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Factors that will shape Nigeria’s commercial, residential real estate in 2020

The Nigerian real estate industry is gradually recovering from recession and holds prospects to exit contraction in 2020, a survey by industry sources shows.

After exiting 12 consecutive quarter of recession in the first quarter of 2019, Nigerian real estate industry was hit by slow economic growth, lack of liquidity and dampened purchasing power and thus, ended the year on a negative but stabilising mode.

Nigeria’s economic growth of 2.28 percent eluded the real estate sector which contracted by 2.31 percent in the third quarter of 2019, the best growth in six months.

On the factors that are likely to shape Nigeria’s property industry in 2020 Tope Runsewe, MD, Dutum Limited said that state governments are exploring partnerships towards increasing the housing stock in their respective states.

“Developers are integrating technology in property development to achieve cost-saving and quality price of residential properties has been on the increase with some locations experiencing substantial value appreciation,” Runsewe said.

Whereas homeownership level is 84 percent in Indonesia, 75 percent in Kenya and 56 percent in South Africa, it is only 25 percent in Nigeria whose population is estimated at 200 million. Going by

United Nations projection, the country’s population will be as high as 400 million in 2050.

According to the Association of Housing Corporation of Nigeria (AHCN), the underdevelopment of Nigeria mortgage sector in driving homeownership is worrisome as more than 90 percent of new homes utilise funds from personal savings for incremental construction.

While Lagos remains the commercial nerve centre of Nigeria and the most vibrant property market in the country, industry sources see emerging markets such as the Sangotedo residential market as a hub in Lagos that is yielding a good return on investment.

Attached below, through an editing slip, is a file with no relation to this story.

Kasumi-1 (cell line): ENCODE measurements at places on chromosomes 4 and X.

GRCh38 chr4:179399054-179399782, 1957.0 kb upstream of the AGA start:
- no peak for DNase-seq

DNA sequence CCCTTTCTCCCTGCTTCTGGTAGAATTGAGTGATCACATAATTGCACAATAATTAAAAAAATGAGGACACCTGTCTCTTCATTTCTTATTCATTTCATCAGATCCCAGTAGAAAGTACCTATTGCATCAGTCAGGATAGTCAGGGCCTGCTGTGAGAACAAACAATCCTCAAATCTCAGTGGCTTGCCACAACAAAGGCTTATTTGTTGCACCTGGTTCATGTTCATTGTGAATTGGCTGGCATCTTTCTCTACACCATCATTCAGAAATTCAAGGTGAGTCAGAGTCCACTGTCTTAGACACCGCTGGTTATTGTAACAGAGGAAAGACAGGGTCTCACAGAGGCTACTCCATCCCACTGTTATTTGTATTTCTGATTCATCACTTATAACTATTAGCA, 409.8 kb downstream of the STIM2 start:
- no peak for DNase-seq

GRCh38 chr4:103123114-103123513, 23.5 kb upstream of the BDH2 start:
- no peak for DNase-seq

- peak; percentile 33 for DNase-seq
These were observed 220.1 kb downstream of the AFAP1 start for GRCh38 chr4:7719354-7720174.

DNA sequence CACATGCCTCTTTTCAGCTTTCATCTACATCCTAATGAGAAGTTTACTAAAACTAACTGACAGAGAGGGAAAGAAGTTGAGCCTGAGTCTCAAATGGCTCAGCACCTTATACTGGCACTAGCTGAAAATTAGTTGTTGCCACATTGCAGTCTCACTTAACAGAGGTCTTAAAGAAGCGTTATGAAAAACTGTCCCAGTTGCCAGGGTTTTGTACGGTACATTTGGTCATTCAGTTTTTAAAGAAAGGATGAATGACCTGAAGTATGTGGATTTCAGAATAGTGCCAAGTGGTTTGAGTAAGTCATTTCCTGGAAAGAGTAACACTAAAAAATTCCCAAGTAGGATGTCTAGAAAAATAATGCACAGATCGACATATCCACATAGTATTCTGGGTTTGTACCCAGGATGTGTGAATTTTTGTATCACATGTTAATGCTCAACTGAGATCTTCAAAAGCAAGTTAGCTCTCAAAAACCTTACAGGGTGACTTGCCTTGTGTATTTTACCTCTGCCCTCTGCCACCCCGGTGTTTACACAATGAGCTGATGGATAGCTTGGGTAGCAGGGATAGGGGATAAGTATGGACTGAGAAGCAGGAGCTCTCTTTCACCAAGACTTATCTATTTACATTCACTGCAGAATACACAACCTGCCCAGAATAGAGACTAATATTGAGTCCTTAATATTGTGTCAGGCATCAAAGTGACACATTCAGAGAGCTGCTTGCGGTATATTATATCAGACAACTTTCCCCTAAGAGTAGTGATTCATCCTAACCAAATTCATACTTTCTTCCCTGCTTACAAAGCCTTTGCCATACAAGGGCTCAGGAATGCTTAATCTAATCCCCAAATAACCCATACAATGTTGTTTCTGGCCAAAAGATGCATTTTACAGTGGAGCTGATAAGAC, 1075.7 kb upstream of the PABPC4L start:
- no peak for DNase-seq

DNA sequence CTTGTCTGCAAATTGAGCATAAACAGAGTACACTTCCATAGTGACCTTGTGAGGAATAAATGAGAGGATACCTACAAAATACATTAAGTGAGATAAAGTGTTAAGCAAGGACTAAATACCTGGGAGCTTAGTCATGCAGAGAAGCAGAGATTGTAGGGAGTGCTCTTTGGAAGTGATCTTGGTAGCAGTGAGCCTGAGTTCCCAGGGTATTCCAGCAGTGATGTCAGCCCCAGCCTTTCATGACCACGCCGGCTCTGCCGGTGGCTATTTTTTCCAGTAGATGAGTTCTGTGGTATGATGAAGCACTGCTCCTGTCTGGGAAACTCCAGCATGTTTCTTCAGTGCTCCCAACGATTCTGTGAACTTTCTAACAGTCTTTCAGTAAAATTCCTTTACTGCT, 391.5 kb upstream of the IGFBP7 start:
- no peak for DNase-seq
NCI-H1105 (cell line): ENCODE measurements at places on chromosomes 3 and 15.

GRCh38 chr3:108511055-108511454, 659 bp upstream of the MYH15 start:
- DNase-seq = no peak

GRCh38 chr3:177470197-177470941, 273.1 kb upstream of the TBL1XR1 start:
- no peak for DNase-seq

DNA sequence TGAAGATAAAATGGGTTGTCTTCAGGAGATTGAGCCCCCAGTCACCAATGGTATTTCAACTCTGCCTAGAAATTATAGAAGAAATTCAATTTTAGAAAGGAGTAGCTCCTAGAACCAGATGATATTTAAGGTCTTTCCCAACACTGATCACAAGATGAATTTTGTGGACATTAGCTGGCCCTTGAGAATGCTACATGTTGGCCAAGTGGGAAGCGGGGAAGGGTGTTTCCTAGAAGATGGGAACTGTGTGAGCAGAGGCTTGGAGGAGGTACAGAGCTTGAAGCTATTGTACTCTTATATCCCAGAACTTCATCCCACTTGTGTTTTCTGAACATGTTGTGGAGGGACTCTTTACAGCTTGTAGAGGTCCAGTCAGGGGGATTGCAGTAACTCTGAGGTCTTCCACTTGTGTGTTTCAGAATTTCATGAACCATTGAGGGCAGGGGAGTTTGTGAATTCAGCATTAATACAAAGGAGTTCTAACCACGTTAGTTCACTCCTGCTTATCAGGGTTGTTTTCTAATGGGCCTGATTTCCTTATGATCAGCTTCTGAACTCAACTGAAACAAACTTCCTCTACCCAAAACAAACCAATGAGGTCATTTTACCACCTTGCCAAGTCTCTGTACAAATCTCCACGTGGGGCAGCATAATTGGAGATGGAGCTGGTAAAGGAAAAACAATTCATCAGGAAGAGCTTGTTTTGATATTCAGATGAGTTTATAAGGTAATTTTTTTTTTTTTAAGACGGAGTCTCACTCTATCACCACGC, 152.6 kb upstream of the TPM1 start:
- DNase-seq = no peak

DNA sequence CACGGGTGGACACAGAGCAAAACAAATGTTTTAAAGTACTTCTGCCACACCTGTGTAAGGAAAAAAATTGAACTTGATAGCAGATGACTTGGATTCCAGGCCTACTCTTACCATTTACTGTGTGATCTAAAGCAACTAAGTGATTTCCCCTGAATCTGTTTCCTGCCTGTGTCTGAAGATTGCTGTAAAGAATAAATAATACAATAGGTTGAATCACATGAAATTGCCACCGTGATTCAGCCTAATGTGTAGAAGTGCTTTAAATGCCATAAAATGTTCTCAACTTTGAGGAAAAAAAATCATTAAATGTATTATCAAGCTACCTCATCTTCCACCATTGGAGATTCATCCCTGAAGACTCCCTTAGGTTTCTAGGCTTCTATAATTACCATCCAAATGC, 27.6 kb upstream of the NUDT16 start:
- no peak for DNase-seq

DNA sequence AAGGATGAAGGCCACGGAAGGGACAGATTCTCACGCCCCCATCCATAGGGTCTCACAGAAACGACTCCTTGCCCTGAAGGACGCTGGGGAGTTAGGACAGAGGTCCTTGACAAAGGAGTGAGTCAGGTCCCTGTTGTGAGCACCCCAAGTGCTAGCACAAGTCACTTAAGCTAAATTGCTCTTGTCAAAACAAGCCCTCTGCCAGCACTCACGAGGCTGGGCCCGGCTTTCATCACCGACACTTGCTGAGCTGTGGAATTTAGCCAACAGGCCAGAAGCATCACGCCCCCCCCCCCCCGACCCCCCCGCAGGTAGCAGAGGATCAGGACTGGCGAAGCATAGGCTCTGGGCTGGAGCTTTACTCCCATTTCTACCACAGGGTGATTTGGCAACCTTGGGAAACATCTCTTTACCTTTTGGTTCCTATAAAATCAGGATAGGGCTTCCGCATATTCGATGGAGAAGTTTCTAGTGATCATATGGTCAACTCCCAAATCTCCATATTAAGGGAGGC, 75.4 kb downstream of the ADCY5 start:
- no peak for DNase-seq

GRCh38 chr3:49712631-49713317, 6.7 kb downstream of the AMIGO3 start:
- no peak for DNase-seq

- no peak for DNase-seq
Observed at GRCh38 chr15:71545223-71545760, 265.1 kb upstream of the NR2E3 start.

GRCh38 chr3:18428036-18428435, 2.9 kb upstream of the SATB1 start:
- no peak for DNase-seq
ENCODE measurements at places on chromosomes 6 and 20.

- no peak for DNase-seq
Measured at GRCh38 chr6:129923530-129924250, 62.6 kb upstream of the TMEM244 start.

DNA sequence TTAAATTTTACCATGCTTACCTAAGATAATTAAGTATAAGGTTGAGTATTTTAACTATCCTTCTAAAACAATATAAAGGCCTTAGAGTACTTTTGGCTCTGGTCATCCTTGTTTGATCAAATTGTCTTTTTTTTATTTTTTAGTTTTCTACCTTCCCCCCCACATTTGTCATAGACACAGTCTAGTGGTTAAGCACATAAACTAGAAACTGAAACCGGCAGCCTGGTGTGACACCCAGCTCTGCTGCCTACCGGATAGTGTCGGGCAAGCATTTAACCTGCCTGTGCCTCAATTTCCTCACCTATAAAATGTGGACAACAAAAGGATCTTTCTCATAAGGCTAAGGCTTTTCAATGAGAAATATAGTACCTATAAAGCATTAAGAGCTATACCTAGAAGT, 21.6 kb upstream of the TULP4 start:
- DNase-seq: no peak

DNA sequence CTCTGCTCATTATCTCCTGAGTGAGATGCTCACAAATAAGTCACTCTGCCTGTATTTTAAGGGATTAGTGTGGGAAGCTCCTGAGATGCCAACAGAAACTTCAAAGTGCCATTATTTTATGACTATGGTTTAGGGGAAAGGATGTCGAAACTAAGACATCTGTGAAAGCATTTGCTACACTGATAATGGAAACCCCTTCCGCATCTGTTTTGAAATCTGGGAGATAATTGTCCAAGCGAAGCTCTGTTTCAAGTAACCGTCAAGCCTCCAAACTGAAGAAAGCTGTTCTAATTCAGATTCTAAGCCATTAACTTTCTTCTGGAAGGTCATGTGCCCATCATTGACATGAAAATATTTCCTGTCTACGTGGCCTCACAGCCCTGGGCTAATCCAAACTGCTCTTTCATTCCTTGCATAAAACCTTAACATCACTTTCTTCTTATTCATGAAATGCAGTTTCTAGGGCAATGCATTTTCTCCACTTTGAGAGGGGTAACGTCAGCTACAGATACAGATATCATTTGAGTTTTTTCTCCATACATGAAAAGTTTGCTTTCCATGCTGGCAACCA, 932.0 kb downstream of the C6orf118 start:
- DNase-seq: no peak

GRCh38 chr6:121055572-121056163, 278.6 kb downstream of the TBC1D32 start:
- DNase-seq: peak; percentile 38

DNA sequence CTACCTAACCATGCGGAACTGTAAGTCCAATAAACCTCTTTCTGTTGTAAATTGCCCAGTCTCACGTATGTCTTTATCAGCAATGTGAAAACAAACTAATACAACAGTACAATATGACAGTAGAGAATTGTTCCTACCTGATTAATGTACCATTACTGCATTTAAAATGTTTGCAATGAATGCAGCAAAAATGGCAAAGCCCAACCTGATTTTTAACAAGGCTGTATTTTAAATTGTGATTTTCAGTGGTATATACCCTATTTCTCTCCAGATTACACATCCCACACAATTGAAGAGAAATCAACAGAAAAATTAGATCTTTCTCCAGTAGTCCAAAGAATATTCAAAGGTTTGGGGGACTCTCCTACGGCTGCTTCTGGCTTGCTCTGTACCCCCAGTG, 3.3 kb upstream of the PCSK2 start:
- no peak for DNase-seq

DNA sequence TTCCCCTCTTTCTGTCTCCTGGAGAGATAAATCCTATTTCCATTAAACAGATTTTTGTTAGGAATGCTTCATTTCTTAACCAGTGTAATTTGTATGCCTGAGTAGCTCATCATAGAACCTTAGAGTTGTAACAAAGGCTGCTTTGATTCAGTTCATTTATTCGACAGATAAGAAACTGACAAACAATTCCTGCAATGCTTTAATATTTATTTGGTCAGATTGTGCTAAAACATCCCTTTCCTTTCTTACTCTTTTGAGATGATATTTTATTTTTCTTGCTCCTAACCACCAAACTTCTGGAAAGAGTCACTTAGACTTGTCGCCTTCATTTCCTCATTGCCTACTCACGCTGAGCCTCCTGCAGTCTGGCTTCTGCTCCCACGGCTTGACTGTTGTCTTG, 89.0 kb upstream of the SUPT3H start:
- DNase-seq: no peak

“The surge in the population of young adults coupled with reduced spending power has increased demand for smaller units of accommodation in Lagos,” Ayo Ibaru, COO, Northcourt said.

On the commercial sector of Nigeria’s real estate market industry survey shows that there have been high rates of conversion of larger units accommodation such as 4-bedroom and above to commercial use within the Lekki axis.

“Co-working and co-living arrangements have been on the increase owing to the high cost of real estate. The commercial property market in Lagos is performing well. Average prices of grade A office ranges from $450psm and $700psm in Victoria Island and Old Ikoyi,” Adejumoke Akure, Partner, Estate Links said.

With new construction projects on the pipeline, it is expected that Grade A office supply would increase between 2020 and 2023. The completion of the Apapa road, although still has the challenge of gridlock is expected by industry sources to improve traffic within the axis and ultimately increase demand for industrial properties in Apapa.

“Inflation rate stood at 12.13% as of January 2020. Investors need to increase their investment in the real estate sector to avoid the effect of inflation on capital,” Akure said.

The surge in urban growth at 4.3 percent in the second half of 2019 places pressure on real estate infrastructure and it would require that new dwellings be provided to accommodate the growing population and businesses. This makes real estate an attractive investment media, as compiled from industry sources.

According to Runsewe, investors are faced with the problem of making the right choice of investment and considering real estate investment is known to be an edge against inflation, “it has the potential to protect against the decrease in purchasing power due to inflation. Certain investments might provide a decent return on capital, but can be sold at a loss,” Runsewe said.

Ibaru recommended that investors and developer should consider exploring the untapped potentials in the market especially in smaller unit accommodations and student housing.

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